Metcalf’s athleticism shows on the field as he was a great deep threat for Ole Miss and had no problems outrunning defenders. His leaping ability was also on display as he showed great promise as a jumpball receiver. He also moves smoothly in and out of breaks and at-times showed the potential to shed corners off the line like it was nothing.
His route tree was rudimentary and he needs more exposure and usage in the Rebels’ offense, but the redshirt sophomore has the potential to be WR1 in this class and overtake Harry. He’s that good.
4. Denzel Mims, Baylor, Junior, 6’3″ 208
Denzel Mims is the receiver I’ve seen the least of on this list, so this is a major projection.
His athleticism is very good as he showed the ability to stretch the field constantly in Baylor’s spread out offense. He also flashed an enormous catch radius because of his long arms. Baylor’s quarterback situation was rocky, but Mims still put up huge numbers.
Mims biggest issues are the scheme he plays in and the rawness of his game. Baylor receivers haven’t exactly blown up the NFL, which is not solely indicative of the scheme itself but it is notable. Baylor doesn’t ask their receivers to do a lot in terms of route-running and their professional potential does take some damage because of that. Mims also lacks a lot of the nuances of playing receiver, partly as a result of this. His breaks are quick, but not smooth. He plays with too high of a center of gravity. However, the traits are impossible to ignore.
5. Marquise “Hollywood” Brown, Oklahoma, Junior, 5’10” 168
If Mims was a major projection, Brown is an astronomical projection.
The pint-sized playmaker for Oklahoma has some of the most fun film I’ve ever seen. An elite athlete, Brown is the premier deep-ball receiver in the class and provides value as a ball carrier. Also, Brown is the top choice to take over Oklahoma’s return duties, adding another element to his game. He tracks the ball well into his hands and was able to get open against zone with ease at times. He’s tough to cover deep and in short-area situations.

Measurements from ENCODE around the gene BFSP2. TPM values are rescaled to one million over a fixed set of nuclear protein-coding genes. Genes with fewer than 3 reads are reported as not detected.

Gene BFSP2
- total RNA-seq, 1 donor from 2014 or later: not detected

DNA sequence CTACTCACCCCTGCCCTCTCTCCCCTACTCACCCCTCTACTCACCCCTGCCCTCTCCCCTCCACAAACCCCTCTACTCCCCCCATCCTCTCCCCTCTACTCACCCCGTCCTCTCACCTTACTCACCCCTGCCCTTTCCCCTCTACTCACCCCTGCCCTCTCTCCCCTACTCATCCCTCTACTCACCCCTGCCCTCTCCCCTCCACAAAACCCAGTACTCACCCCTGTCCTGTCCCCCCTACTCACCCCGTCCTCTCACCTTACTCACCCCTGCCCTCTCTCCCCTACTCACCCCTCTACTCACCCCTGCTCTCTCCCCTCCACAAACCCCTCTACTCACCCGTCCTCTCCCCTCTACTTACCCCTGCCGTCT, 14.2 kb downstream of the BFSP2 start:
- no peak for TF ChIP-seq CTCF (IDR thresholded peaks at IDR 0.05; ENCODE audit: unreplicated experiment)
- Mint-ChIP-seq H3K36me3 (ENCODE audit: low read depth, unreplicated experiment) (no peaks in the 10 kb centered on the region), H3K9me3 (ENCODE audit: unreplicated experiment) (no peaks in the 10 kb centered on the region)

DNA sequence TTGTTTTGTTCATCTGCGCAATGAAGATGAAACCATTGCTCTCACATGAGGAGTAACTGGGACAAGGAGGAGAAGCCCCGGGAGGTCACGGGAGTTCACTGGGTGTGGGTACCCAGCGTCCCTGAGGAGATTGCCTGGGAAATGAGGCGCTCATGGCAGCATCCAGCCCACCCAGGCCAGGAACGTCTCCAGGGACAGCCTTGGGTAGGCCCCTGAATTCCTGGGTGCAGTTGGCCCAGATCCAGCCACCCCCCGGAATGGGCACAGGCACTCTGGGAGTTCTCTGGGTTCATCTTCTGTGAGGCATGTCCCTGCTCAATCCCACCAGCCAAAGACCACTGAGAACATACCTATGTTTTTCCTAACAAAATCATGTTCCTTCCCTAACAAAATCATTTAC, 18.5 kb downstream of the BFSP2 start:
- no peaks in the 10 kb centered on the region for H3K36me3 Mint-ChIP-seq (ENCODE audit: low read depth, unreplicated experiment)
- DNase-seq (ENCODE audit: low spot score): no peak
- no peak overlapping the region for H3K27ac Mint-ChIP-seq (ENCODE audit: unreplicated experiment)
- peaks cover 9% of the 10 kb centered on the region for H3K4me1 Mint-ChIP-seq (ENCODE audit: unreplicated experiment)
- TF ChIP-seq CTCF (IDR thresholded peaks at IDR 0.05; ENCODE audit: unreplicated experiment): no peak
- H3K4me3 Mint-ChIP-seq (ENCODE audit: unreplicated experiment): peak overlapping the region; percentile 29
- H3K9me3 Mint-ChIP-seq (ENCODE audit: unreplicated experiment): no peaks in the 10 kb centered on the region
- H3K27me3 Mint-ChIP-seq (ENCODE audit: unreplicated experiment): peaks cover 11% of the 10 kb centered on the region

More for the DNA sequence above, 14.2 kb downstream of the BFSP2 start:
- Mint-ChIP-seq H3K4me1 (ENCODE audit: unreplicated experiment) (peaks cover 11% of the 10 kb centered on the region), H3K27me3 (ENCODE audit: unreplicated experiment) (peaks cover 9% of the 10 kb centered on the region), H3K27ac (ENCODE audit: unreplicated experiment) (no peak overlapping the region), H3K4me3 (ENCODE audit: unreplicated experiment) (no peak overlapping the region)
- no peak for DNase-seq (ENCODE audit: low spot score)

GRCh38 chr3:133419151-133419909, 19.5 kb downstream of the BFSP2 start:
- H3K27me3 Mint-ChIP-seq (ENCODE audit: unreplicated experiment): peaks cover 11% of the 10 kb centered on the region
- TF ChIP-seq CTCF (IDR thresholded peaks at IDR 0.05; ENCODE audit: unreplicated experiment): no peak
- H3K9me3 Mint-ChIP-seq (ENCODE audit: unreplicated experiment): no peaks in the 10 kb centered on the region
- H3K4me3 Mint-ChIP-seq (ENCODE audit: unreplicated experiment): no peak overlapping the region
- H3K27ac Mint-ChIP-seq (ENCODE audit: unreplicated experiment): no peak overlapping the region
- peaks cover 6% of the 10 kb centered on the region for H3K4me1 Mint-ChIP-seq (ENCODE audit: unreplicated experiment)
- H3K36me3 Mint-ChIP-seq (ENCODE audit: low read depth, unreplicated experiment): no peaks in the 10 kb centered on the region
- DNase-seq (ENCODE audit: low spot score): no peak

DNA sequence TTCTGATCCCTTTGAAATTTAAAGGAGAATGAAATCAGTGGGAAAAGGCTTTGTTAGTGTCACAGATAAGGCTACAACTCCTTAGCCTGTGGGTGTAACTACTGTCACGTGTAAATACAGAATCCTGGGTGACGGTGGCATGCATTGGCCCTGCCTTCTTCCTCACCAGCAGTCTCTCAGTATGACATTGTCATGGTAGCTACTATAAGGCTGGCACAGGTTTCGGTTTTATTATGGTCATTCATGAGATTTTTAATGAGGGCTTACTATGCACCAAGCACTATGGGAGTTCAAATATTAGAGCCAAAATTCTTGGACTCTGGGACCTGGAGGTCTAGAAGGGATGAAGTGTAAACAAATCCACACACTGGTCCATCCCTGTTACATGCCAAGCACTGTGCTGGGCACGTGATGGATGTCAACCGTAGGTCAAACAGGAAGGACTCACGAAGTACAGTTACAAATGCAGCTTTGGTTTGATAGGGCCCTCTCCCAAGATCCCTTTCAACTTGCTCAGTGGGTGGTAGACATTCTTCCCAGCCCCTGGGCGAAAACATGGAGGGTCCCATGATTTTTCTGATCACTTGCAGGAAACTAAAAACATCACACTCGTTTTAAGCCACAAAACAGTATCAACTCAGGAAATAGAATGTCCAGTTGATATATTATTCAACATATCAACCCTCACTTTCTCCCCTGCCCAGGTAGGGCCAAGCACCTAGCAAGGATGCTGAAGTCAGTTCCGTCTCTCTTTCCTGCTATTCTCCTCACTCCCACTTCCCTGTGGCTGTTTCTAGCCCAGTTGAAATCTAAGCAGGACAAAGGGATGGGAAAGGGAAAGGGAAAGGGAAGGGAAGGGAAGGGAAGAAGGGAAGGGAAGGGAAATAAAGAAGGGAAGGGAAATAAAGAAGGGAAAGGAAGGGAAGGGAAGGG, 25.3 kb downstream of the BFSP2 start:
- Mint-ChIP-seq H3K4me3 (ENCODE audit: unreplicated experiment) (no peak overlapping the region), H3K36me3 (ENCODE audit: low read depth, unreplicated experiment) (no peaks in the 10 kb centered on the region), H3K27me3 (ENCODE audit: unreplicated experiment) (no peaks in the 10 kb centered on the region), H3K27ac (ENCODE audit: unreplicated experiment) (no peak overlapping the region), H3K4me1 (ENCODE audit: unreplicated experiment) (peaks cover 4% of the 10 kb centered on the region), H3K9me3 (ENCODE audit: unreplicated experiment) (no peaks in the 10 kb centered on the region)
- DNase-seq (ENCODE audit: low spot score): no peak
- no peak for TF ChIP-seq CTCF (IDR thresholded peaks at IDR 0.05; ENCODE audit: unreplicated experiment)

Brown’s most obvious issue is his size. History points to him being used the majority of the time as a slot receiver and he needs to add some weight to his frame to be able to handle NFL-level play. He’s also inexperienced, only starting eight games at division-one level football. He kind of is what he is at this point in the season, an undersized, elite deep-threat receiver that should work primarily from the slot. Whether he can be an outlier and survive on the outside remains to be seen, but his athleticism should scare opposing defenses.
Other WRs to watch: A.J. Brown (Mississippi), Anthony Johnson (Buffalo), Ahmmon Richards (Miami), Deebo Samuel (South Carolina), J.J. Arcega-Whiteside, Kelvin Harmon (North Carolina State), Parris Campbell (Ohio State), David Sills V (West Virginia), Gary Jennings (West Virginia), Stanley Morgan (Nebraska), Jaylen Smith (Louisville), Hunter Renfrow (Clemson), Demetris Robertson (Georgia), Terry Godwin (Georgia)